If you think there will be the same amount of employment “gigs” to go around if all workers are required to be employees, you are incorrect. In most European countries, employers are required to give at least 90 days notice in order to terminate and employee. You may laud that regulation, which is fine, although it’s not debatable that employers who are required to make greater commitments to their hires are less inclined to hire until they know, with absolute certainty, that they need a new employee long-term.
The same thinking is at play with employees (even “at will” employees who can be let go at any time for almost any reason) versus ICs. Companies are quicker to hire the latter, slower to hire the former. Quick hiring is action that is pro-efficiency, pro-progress, pro-company, and pro-worker. Quick firing is the first three, obviously not the latter. On balance, there’s a strong argument that maximizing company flexibility is of the greatest benefit to our overall economic system. Hence why there isn’t ta ton of chatter in the U.S. for modifying the default “employment at will” standard.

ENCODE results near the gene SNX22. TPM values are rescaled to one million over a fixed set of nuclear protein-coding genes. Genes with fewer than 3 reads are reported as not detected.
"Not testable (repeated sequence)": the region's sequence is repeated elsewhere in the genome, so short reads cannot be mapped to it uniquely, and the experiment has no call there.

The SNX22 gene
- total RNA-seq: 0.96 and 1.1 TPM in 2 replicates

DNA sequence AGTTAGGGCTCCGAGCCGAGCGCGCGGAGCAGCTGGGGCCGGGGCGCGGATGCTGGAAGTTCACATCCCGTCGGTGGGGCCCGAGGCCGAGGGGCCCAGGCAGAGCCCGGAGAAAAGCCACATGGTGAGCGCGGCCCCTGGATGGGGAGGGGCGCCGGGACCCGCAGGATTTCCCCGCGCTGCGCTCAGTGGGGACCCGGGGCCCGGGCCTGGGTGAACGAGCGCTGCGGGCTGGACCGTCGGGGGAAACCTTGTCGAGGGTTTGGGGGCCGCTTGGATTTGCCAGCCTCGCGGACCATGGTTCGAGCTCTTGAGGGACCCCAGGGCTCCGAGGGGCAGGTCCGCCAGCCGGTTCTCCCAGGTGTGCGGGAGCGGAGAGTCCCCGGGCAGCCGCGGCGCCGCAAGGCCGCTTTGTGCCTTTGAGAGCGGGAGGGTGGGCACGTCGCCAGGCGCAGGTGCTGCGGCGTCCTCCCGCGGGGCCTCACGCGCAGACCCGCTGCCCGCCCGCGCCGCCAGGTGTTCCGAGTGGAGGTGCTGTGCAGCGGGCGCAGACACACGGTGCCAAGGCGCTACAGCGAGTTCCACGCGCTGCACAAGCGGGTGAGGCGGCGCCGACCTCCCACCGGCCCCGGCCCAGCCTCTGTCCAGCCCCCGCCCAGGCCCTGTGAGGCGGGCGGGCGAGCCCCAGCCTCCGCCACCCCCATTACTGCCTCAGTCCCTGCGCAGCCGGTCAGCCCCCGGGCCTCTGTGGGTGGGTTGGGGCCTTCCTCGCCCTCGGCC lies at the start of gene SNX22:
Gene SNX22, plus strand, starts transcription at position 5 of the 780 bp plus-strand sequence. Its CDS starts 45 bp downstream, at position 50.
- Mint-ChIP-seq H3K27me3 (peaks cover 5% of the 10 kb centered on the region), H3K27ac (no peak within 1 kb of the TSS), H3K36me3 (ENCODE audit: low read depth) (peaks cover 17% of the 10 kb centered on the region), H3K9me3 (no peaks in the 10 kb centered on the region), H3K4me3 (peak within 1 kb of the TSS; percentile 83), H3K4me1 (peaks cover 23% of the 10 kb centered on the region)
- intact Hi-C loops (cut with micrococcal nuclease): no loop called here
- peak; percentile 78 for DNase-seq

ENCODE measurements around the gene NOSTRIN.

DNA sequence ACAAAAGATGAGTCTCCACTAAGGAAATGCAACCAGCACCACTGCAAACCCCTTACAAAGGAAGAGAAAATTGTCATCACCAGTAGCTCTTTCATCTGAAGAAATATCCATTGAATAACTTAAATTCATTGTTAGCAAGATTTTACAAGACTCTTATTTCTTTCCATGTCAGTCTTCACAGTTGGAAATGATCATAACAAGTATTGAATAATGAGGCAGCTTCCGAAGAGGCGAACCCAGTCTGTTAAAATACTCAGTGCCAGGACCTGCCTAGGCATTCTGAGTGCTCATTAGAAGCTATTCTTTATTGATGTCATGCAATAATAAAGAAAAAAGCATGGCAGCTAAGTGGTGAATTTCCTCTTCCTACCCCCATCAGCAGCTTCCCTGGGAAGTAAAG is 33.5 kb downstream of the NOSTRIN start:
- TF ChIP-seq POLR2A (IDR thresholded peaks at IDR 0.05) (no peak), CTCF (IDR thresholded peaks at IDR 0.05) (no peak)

Could a self-employed world would be a more productive economy?
So, why do so many people seem to believe that IC status is only good for the companies that engage the ICs and not the ICs themselves? Using IC labor may allow companies to be more nimble, reduce (if not eliminate) pay for periods of non-performance, incentivize workers to continually develop their skills, and demand that workers consistently perform at their peak in order to compete in a more fluid market for talent. All four of these outcomes are clearly pro-company.
However, the last two outcomes are also solidly pro-worker, at least if we gaze beyond the short-term. We all benefit from performance incentives and expectations from others to deliver our best. Admittedly, the process of shifting workers from employment status to IC status may be, for many, painful. Full-time employment is easier, it’s safer. That is exactly what makes it less efficient. It’s human nature to work harder when you need to, when it really matters. Does anyone doubt that, pound for pound, self-employed people work harder, are more dedicated, than regular employees? A world in which everyone was self-employed, no one collecting a steady paycheck, would translate into a more productive economy.